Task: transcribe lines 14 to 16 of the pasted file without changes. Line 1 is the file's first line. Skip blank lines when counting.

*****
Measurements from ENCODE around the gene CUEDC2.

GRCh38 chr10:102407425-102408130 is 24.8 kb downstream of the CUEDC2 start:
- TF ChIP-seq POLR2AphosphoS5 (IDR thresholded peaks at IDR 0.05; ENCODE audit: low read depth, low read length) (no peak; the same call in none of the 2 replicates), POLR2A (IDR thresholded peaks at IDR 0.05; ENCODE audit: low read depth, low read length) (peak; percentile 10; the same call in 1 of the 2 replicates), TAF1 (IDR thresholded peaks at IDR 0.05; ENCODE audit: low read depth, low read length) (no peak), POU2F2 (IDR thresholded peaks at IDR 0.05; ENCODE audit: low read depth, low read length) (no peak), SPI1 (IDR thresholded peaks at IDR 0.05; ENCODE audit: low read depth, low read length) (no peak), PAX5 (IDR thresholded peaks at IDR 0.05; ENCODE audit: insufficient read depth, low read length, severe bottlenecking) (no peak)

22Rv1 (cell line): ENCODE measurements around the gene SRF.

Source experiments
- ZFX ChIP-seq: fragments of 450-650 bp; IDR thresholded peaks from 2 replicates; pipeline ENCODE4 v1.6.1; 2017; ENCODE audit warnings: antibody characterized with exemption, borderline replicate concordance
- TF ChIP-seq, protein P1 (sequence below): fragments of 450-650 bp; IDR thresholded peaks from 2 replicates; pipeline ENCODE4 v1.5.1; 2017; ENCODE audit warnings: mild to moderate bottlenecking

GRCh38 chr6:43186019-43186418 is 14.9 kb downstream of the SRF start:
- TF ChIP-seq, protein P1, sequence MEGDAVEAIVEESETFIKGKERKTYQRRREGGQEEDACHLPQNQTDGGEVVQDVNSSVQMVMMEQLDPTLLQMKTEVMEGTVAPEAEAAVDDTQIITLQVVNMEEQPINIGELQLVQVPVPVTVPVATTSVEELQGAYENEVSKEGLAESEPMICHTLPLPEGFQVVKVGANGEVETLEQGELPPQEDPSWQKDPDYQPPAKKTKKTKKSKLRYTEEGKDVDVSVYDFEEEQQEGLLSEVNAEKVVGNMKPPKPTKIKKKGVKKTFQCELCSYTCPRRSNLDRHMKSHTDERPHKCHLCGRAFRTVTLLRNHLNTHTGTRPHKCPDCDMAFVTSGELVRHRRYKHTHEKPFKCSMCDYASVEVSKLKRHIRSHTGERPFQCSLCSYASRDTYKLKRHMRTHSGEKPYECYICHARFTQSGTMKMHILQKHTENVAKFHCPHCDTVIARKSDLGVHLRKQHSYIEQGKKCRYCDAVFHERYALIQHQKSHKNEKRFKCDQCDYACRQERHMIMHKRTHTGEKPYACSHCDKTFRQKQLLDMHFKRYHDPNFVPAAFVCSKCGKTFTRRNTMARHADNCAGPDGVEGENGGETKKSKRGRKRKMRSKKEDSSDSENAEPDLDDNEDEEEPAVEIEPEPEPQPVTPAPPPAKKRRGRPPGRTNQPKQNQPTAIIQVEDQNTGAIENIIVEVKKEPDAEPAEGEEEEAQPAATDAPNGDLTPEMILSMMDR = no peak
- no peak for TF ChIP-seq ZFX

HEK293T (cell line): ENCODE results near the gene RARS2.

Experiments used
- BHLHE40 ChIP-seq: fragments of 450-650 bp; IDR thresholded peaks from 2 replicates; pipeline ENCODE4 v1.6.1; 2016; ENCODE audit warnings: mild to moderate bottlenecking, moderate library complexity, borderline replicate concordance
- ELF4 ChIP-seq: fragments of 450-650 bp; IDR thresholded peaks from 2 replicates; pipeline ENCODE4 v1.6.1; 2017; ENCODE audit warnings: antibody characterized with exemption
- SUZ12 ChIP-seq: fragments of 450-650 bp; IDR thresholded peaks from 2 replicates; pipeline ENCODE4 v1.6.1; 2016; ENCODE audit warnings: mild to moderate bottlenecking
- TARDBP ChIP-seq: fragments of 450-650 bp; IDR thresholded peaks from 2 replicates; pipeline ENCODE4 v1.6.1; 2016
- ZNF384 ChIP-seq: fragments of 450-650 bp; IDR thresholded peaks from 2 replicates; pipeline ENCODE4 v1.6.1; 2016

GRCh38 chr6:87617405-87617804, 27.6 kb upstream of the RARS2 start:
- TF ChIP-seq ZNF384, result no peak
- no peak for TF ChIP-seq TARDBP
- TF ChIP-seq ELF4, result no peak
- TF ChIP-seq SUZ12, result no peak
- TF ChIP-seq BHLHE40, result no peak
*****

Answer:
- ELF4 ChIP-seq: fragments of 450-650 bp; IDR thresholded peaks from 2 replicates; pipeline ENCODE4 v1.6.1; 2017; ENCODE audit warnings: antibody characterized with exemption
- SUZ12 ChIP-seq: fragments of 450-650 bp; IDR thresholded peaks from 2 replicates; pipeline ENCODE4 v1.6.1; 2016; ENCODE audit warnings: mild to moderate bottlenecking
- TARDBP ChIP-seq: fragments of 450-650 bp; IDR thresholded peaks from 2 replicates; pipeline ENCODE4 v1.6.1; 2016